That tacit acknowledgement that the rise of discount brands was burning into Marlboro's market share led investors to fear that the big brands were losing their pricing clout. The result: an immediate plunge in stock prices for consumer-goods companies across the board. The episode "really raised the bar on accountability," recalls Jan Lindemann, global director for brand valuation at Interbrand. "It was the point at which marketing directors and brand managers realized that what they did had a direct effect on shareholder value. Marketing departments had to recognize that brands and brand managers were going to be held more accountable."

Marlboro Friday turned out to be a wake-up call, not a death knell for big brands. At many companies, the soul-searching that followed ushered in a period of increased marketing budgets, stepped-up product innovation, and experiments with more compelling ways to reach consumers. Companies have learned the importance of the customer experience. They're scrutinizing every customer contact and every activity, from call centers to the way the company's trucks are painted to the selection of magazines in the lobby, to make sure they are in sync with the core values of the brand.

PERKING MERRILY. Perhaps no brand has done a better job of that than Starbucks. In 20 years, the Seattle company has grown from 18 coffee shops to 4,435. Over that entire period, it has spent maybe $20 million on traditional advertising, a pittance next to the $30 million that Pampers, ranked below it at No. 92, spent just last year. Instead, Starbucks plowed potential ad money into employee benefits. It was one of the first companies to offer part-timers stock options and health benefits. Why? Because for the Starbucks brand, the experience the consumer has in the store is crucial. A disgruntled employee or dirty restroom would break the pact Starbucks has with its customers. "If we want to exceed the trust of our customers, then we first have to build trust with our people," says Howard Schultz, Starbucks' chairman. "Brand has to start with the culture and naturally extend to our customers."

Employee benefits as a marketing tool? Why not, if that's what the brand requires. Besides, conventional advertising is no sure thing. As the dot-com bubble proved, massive advertising is not the same as brand-building. At the height of the boom, startups spent tens of millions of investor dollars familiarizing Web users with such new brands as outpost.com, eToys, and Pets.com. In the end, too many of the dot-com ads never got around to telling consumers what the brands stood for--or even what products or services the company offered. Now, many of those names are disappearing, along with the sock puppets and airborne gerbils that were their mascots.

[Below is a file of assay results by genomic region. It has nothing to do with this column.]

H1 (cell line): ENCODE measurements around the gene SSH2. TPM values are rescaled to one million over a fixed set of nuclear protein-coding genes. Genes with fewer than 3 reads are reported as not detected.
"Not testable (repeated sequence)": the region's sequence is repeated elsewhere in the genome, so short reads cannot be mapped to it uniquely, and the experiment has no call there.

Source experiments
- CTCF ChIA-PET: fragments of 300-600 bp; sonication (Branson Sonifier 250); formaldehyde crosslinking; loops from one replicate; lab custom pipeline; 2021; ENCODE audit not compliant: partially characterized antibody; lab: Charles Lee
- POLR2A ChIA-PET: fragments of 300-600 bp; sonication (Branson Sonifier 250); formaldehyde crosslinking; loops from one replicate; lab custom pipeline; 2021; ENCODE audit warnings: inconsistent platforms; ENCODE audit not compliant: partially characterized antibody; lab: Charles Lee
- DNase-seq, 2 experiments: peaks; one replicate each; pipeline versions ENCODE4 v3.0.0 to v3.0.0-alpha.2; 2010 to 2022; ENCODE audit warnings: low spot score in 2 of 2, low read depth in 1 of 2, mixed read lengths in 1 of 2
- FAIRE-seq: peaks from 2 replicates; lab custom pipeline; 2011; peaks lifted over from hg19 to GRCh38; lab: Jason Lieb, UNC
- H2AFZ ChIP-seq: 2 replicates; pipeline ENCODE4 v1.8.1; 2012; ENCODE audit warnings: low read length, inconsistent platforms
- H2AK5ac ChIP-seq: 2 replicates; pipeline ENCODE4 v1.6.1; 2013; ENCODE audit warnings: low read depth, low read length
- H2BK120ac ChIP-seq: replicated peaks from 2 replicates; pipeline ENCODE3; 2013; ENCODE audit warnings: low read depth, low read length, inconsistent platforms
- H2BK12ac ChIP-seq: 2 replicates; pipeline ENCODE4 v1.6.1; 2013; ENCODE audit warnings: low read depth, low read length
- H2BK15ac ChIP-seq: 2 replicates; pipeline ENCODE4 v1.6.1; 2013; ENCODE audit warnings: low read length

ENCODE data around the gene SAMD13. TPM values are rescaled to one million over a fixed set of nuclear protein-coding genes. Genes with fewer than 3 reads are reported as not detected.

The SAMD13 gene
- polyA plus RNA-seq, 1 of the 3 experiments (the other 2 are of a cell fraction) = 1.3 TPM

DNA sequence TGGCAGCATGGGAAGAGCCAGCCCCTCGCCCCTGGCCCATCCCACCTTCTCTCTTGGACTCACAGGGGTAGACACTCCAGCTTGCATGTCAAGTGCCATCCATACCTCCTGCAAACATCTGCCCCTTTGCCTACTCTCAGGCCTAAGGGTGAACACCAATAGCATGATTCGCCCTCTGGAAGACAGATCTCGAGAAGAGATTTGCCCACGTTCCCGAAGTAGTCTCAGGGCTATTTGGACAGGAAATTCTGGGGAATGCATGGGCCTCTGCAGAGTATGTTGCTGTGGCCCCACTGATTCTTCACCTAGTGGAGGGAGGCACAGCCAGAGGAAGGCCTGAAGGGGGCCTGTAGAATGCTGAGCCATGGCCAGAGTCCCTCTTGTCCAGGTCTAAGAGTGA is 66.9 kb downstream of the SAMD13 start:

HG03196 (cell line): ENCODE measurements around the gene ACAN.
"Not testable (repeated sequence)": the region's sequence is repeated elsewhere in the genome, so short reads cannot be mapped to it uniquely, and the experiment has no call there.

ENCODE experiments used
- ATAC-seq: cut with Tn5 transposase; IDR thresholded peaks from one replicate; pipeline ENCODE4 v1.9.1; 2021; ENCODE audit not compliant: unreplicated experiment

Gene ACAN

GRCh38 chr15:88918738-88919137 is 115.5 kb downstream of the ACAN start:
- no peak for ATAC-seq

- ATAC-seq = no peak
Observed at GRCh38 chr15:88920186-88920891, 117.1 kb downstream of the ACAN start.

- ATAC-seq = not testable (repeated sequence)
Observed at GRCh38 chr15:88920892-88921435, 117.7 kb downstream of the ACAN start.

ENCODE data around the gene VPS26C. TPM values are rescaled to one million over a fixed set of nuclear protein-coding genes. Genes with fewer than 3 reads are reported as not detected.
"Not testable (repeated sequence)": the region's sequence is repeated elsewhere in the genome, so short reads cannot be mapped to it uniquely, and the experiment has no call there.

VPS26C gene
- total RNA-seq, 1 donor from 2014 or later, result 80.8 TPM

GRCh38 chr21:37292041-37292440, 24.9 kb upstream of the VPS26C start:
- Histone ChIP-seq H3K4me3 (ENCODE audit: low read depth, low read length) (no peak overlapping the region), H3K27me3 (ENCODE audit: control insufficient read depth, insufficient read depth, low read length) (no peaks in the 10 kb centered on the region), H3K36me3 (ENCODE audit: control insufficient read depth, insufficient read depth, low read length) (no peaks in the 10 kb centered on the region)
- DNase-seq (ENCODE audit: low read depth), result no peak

Brand gurus predict that demands on brands will only increase in the coming decades. The 72 million members of Generation Y, who are now reaching their mid-20s, have exhibited the most social activism since the baby boomers in the 1960s. They are likely to base much of their consumption on the values they ascribe to the companies providing goods and services, predicts brand consultant Marc Gobé, author of Emotional Branding: The New Paradigm for Connecting Brands to People. This means that companies will have to make a far greater effort to ensure that the values communicated to consumers are consistent with its internal values. If it is not, they will be exposed. "You can fool some of the people some of the time--until they have a bad experience with your brand," warns David F. D'Alessandro, CEO of John Hancock Financial Services Inc. and author of Brand Warfare: 10 Rules for Building the Killer Brand. Those that make good on their promises, though, will be rewarded with a more loyal consumer base--and a brand that steadily grows in value. As managers are learning, a brand is not just an abstract concept. It's a treasured corporate asset.



By Gerry Khermouch in New York, with Stanley Holmes in Seattle and Moon Ihlwan in Seoul